David Asarnow, 38, might make a good case study in the genetics vs. environment debate. His great'grandfather and namesake, David Bauer was an Eastern European immigrant who opened the first discount pharmacy in Newark, NJ in the early 1930s (according to family lore). But it was his grandfather, Jules Bauer, who also built a successful business, who set the 5'year'old David on the business track.
  • Eddy Goldberg
  • 4,572 Reads
If it's true that you learn from your mistakes, James Young is wise beyond his years. Celebrating his third anniversary with Spring-Green Lawn Care and approaching his first as its president, Young, 34, is hoping the steep angle of his learning curve is finally leveling off.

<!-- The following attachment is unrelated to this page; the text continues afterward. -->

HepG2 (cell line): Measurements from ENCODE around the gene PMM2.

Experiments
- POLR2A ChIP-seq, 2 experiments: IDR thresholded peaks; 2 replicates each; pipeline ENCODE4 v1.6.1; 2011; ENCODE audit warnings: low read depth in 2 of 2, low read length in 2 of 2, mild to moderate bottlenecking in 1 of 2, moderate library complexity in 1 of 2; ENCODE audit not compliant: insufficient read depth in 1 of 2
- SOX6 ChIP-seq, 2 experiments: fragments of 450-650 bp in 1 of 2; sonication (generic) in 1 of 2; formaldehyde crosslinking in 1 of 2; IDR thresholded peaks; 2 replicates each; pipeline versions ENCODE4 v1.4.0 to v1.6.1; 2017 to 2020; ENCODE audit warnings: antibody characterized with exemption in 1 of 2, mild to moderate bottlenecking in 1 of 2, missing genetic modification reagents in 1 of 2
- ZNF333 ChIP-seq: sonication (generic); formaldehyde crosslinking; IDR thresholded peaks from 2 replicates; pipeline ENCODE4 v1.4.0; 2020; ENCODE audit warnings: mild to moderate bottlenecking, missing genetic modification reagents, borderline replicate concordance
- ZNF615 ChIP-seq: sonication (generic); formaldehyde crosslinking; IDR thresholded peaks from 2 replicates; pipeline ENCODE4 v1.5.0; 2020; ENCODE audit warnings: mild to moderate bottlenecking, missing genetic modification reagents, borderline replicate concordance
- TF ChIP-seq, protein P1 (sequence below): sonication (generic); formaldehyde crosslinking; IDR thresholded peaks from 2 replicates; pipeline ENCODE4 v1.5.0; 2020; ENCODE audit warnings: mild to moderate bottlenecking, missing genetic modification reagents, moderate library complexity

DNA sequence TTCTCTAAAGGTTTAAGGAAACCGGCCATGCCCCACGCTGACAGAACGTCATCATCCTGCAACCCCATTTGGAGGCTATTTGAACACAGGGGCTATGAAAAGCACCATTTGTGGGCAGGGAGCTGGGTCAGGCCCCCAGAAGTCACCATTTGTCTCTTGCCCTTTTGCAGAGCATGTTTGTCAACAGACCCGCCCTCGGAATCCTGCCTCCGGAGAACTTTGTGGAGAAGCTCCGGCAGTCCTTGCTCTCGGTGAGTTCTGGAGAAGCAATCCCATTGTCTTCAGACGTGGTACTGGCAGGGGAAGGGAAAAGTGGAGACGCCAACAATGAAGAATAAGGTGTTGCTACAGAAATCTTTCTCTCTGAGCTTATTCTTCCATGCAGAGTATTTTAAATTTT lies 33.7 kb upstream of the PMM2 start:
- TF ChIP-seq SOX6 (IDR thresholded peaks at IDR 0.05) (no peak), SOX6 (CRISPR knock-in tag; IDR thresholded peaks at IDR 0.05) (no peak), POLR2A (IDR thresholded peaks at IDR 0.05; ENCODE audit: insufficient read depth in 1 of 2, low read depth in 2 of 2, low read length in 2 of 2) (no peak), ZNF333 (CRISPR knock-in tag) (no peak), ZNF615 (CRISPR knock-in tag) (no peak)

• Eddy Goldberg
  • 14,980 Reads 706 Shares
As more franchise brands push outward from their local or regional base seeking growth on the national stage, choosing the right city or designated market area (DMA) is always a critical factor in success.
  • Eddy Goldberg
  • 2,314 Reads 14 Shares
Panera, phenomenally successful today, had an uncertain start. In 1993, Boston-based Au Bon Pain acquired the Saint Louis Bread Company and its 20 stores. From 1993 to 1997, the company "re-staged" the Saint Louis brand, increasing unit volumes by 75 percent. Somewhere en route, with visions of national expansion dancing in their heads, managment changed the concept's name to Panera Bread.
  • 2,969 Reads 26 Shares
MaggieMoo's began in 1989 in Kansas City but didn't start franchising until 1996, when the company was purchased by its current ownership. Since then it's been steadily uphill for both franchisor and ice cream lovers alike. Today the brand has 190 units and continues its rapid expansion.
  • 3,202 Reads 135 Shares